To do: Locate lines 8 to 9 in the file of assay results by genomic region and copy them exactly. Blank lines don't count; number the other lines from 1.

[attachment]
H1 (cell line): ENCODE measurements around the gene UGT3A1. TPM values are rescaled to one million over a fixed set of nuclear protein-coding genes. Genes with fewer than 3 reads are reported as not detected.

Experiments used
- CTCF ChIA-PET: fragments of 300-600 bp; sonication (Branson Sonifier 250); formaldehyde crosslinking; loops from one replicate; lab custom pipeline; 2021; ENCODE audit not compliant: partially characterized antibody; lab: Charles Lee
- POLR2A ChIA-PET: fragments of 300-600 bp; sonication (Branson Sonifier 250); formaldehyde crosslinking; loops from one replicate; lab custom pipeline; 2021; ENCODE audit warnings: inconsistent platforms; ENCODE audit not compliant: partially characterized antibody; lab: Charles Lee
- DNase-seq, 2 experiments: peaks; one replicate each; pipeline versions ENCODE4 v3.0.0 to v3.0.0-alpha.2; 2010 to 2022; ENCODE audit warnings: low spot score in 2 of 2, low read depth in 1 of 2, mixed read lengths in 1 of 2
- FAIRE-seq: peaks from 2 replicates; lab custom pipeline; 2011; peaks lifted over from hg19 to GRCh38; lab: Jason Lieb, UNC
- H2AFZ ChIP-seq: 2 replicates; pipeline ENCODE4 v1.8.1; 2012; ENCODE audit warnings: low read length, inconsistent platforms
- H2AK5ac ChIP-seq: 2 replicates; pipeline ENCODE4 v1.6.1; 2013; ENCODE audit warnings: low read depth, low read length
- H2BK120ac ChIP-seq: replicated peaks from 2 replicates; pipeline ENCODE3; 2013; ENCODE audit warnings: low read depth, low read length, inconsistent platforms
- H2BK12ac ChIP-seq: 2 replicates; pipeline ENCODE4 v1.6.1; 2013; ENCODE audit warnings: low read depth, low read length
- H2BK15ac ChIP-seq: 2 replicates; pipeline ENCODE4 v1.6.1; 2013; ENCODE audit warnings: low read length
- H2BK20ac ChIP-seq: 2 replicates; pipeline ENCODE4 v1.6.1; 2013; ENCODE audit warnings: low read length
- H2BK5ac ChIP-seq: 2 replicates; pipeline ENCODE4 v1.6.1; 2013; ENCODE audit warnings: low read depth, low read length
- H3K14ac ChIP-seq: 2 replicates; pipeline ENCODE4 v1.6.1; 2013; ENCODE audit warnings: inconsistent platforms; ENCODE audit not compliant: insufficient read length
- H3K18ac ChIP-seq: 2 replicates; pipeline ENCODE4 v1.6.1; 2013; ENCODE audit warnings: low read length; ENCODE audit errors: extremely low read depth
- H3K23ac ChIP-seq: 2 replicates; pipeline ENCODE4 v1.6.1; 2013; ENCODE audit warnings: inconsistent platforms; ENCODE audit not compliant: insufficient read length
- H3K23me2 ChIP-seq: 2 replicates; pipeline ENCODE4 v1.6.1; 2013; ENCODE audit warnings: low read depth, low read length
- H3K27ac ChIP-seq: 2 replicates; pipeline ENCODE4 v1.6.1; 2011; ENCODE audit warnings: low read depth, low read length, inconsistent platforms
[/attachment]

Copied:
- H2AK5ac ChIP-seq: 2 replicates; pipeline ENCODE4 v1.6.1; 2013; ENCODE audit warnings: low read depth, low read length
- H2BK120ac ChIP-seq: replicated peaks from 2 replicates; pipeline ENCODE3; 2013; ENCODE audit warnings: low read depth, low read length, inconsistent platforms